In the early months of COVID-19, there was an expectation that the pandemic might actually lessen inequality, as some low-income frontline workers received hefty pay rises (Hannon 2020). Evidence from previous centuries, such as from the 14th-century Black Death, show big increases in the labour share, as labour became more scarce relative to capital in the outbreak’s wake (Scheidel 2017, Jorda et al. 2020). As Alfani (2020) notes, however, the historical evidence is not uniform: 17th century plagues did not lead to more egalitarian outcomes, as the rich took steps to protect their wealth. Recurrent plagues in the 19th century caused by the spread of cholera had devastating effects on the poor, as they lived in unhealthy and crowded conditions. Dosi et al. (2020) conjectured that COVID-19 would amplify existing inequalities, through channels ranging from inequities in risk of infection to access to hospitalisation, ability to work remotely, and the threat of longer-term job loss.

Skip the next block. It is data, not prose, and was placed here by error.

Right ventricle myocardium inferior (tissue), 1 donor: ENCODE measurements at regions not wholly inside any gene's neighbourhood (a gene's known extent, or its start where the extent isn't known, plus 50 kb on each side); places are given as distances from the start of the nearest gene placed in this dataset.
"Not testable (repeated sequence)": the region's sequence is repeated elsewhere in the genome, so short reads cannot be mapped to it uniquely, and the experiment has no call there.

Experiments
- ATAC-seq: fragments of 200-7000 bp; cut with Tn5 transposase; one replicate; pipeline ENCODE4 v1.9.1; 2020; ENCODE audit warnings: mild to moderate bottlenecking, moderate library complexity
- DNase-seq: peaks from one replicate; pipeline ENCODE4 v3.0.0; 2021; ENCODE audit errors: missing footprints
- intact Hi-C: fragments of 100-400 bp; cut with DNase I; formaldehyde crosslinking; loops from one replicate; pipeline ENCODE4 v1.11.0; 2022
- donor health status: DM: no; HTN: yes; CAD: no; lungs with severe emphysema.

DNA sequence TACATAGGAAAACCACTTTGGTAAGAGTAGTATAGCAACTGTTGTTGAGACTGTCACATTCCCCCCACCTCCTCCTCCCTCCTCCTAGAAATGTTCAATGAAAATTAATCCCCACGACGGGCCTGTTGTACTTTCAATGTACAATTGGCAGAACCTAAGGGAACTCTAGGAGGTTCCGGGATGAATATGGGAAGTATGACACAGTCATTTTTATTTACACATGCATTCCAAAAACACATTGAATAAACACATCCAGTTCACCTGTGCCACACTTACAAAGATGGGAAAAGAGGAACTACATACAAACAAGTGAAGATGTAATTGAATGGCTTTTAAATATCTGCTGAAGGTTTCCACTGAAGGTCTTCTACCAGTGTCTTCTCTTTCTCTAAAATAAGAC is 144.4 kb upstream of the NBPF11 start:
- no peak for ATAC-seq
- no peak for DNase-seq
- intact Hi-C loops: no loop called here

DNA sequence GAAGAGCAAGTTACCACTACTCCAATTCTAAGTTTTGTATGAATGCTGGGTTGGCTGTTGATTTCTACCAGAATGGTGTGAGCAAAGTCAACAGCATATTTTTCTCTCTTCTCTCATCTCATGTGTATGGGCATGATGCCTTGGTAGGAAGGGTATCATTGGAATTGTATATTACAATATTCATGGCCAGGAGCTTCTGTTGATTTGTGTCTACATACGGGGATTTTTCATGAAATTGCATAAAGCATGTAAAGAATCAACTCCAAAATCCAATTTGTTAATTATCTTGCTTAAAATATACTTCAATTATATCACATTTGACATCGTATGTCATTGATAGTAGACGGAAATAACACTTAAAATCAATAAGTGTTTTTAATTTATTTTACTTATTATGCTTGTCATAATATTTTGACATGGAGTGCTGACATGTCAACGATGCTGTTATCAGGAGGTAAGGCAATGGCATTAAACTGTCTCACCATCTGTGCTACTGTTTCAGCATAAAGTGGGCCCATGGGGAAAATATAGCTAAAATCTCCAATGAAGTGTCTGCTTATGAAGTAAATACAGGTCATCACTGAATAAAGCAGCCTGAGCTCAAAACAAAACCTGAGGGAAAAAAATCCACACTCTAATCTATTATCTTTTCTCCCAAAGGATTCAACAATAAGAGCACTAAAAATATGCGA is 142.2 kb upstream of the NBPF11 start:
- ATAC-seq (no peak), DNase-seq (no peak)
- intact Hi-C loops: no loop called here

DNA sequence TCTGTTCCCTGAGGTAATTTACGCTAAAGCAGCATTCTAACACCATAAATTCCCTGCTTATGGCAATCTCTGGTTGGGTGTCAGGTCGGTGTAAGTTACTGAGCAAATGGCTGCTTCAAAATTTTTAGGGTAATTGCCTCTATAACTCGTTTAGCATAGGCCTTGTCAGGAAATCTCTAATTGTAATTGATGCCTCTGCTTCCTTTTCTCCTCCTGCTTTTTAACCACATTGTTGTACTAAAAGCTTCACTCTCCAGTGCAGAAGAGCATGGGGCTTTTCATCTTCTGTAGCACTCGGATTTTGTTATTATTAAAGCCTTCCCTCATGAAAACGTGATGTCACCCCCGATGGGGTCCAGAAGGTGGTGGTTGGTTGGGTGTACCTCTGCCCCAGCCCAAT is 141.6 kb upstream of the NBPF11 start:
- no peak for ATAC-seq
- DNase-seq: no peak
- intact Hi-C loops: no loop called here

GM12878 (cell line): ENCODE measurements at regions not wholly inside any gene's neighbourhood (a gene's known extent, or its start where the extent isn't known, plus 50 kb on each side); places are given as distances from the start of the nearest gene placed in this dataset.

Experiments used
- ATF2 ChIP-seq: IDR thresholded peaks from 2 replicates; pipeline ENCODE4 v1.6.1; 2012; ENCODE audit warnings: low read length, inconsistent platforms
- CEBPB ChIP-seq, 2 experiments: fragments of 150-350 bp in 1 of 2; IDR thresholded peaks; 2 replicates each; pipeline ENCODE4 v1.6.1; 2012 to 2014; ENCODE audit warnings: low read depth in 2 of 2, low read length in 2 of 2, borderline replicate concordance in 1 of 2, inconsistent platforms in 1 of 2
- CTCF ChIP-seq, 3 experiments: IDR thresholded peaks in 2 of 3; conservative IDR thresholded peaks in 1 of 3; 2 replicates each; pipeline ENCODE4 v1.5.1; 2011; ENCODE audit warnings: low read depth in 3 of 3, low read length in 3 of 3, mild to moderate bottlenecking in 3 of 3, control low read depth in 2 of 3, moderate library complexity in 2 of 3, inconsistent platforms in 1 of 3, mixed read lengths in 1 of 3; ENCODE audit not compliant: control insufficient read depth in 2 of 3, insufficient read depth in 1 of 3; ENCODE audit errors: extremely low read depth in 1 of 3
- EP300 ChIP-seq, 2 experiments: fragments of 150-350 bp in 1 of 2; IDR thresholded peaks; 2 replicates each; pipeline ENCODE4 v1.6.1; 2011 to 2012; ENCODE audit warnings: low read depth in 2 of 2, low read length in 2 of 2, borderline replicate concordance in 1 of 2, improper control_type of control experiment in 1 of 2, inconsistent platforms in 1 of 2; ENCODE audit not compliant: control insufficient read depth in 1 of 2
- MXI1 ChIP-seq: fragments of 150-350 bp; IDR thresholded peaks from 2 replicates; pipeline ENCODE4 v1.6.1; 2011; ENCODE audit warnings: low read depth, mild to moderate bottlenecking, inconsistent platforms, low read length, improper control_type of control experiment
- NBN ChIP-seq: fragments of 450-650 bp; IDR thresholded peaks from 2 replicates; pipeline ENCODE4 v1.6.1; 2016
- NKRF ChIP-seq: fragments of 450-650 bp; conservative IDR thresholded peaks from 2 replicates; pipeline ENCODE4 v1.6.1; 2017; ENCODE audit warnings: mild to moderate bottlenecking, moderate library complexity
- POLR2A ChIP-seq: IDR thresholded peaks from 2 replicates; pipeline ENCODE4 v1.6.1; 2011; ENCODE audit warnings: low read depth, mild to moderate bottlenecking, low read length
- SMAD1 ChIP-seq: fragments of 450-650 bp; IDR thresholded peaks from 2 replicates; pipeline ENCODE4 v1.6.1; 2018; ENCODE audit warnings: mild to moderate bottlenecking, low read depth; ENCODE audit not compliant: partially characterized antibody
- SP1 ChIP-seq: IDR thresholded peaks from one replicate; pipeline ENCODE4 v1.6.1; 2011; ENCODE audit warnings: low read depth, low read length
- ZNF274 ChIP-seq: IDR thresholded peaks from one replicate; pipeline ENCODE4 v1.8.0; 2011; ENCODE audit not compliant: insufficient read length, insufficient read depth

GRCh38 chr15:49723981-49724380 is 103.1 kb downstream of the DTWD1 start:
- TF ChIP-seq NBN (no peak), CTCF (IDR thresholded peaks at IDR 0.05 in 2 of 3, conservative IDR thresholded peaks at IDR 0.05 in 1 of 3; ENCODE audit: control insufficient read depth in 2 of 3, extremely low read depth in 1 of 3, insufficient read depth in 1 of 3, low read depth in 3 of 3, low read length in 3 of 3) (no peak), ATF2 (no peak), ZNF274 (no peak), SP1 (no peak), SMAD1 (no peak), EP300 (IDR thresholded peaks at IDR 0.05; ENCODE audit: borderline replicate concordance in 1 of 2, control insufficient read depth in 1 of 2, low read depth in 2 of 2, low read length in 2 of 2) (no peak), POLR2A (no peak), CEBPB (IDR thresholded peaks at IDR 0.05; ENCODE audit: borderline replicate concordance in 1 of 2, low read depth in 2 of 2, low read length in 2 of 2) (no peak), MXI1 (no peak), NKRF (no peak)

Twenty-first century pandemics, inequality and austerity
In our recent work (Furceri et al. 2021a, 2021b), we provide evidence about the likely distributional effects of COVID-19 by analysing the impacts of five major epidemics since 2000: SARS (2003), H1N1 (2009), MERS (2012), Ebola (2014) and Zika (2016). For convenience, we refer to these major epidemics as pandemics. H1N1 (Swine Flu Influenza) was the most widespread, with over 6½ million cases across 148 countries. The other four events affected fewer countries and were largely confined to specific regions: SARS and MERS in Asia, Ebola in Africa, and Zika in the Americas.
As in Ma et al. (2020), we construct a (0,1) dummy variable – the ‘pandemic event’ – which takes the value one for countries declared by the WHO to be affected by a particular pandemic. This gives us a total of 225 pandemic events. Our results are similar if we measure the intensity of pandemics based on cases per population. We use the net Gini coefficient (Gini net of taxes and transfers) as our measure of inequality; results are similar for the market Gini.
We trace the impact of pandemic events on the Gini by estimating impulse response functions directly from local projections (Jordà 2005). The left-hand panel of Figure 1 shows that the Gini measure increases by about 0.35 points after five years; the response is both statistically and economically significant given that Gini coefficients change slowly over time.